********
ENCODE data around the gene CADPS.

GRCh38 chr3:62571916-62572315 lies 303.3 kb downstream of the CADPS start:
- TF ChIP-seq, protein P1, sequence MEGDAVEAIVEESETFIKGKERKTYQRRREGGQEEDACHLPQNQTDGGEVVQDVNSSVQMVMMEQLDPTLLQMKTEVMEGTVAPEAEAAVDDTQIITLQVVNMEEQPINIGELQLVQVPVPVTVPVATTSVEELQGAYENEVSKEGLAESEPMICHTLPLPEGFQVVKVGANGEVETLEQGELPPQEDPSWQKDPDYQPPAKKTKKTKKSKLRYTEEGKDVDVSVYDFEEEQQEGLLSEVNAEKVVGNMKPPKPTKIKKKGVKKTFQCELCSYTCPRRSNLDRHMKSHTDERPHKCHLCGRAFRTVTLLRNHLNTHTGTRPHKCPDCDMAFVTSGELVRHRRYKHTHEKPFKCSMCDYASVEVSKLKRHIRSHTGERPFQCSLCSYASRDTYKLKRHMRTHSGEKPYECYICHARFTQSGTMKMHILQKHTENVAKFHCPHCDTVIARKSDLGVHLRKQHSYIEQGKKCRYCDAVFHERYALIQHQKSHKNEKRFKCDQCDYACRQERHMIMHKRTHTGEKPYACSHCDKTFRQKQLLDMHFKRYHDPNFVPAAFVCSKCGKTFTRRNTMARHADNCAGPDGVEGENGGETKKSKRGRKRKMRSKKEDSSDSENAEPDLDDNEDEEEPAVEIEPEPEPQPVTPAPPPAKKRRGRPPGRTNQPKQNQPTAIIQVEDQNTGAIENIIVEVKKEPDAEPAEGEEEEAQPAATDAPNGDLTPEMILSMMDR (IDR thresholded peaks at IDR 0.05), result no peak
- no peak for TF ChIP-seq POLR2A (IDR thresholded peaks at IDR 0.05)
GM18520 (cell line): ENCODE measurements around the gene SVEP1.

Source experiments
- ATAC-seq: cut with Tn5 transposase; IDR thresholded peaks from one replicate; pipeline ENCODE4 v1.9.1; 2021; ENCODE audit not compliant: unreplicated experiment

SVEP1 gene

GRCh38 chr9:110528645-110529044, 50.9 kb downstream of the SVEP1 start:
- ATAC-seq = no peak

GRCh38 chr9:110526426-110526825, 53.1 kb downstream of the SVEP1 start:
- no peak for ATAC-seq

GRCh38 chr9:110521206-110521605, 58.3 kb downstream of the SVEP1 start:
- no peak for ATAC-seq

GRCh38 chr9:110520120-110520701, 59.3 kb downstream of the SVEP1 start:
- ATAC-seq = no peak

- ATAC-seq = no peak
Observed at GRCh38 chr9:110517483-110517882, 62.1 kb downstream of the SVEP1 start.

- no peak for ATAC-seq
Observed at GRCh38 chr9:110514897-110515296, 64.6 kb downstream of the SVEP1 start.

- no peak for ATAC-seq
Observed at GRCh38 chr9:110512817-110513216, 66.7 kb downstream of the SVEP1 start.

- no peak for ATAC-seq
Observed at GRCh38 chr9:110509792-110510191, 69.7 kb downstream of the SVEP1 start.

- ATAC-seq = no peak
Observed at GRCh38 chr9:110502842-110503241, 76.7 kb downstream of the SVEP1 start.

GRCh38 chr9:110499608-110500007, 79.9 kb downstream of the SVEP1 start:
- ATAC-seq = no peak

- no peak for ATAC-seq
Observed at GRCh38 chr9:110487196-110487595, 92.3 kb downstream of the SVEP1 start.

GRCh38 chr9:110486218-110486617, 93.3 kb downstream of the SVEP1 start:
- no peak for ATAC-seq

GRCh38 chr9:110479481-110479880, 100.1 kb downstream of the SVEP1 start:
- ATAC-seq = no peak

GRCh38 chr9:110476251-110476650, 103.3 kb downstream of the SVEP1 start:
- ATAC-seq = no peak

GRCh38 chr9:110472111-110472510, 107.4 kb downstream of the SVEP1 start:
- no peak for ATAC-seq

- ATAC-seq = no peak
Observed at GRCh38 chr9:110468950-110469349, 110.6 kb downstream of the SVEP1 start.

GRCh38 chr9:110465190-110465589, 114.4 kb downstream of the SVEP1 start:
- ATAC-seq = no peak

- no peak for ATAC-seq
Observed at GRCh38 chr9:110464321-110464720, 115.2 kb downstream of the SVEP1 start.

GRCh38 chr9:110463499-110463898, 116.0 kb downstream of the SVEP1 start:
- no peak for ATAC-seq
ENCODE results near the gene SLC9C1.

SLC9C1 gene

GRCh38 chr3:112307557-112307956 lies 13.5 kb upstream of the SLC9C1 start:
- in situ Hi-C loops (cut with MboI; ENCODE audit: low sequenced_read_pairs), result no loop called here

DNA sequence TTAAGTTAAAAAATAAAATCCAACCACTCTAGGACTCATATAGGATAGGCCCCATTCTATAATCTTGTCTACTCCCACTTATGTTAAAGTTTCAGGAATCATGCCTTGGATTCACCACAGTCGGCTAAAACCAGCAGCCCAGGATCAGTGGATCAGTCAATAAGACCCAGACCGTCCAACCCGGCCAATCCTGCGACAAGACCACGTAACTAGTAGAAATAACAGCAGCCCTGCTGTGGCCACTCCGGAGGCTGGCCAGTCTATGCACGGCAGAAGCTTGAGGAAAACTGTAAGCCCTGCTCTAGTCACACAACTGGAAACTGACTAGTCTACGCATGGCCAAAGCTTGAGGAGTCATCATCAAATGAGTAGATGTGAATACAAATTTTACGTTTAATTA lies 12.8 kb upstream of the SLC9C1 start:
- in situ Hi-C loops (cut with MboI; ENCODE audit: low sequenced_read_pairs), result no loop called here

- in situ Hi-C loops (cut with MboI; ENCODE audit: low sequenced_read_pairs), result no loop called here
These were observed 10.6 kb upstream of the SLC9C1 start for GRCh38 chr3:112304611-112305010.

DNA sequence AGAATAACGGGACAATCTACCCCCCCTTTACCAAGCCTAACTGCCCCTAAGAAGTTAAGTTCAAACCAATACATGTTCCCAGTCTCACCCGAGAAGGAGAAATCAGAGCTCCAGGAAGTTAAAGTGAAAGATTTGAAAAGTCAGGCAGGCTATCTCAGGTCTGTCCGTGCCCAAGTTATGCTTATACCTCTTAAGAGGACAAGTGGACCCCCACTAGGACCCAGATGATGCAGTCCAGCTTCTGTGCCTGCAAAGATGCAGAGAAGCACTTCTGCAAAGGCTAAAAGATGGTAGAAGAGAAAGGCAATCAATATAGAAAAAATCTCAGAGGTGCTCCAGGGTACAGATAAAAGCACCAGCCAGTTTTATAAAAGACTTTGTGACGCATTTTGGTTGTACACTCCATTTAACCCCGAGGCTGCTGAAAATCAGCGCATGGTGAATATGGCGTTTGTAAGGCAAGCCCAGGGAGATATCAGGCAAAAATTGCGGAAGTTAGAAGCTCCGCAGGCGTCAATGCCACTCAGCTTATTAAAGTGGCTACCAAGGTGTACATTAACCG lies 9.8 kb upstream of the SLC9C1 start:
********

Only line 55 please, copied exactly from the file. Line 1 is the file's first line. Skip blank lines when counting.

DNA sequence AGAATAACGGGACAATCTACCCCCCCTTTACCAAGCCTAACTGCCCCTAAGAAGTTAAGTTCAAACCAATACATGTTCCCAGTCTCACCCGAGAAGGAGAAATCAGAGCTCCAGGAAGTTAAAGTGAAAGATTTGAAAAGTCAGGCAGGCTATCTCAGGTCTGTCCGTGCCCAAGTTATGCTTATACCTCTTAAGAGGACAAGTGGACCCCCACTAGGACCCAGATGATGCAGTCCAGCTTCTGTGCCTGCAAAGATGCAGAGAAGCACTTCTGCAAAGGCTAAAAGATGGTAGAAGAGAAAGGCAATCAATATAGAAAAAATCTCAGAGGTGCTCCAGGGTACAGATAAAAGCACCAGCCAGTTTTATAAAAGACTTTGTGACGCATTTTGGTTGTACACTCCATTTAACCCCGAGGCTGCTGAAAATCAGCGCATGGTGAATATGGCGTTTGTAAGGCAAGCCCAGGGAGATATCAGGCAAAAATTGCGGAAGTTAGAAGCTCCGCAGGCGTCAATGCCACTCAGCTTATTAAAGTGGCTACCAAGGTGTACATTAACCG lies 9.8 kb upstream of the SLC9C1 start: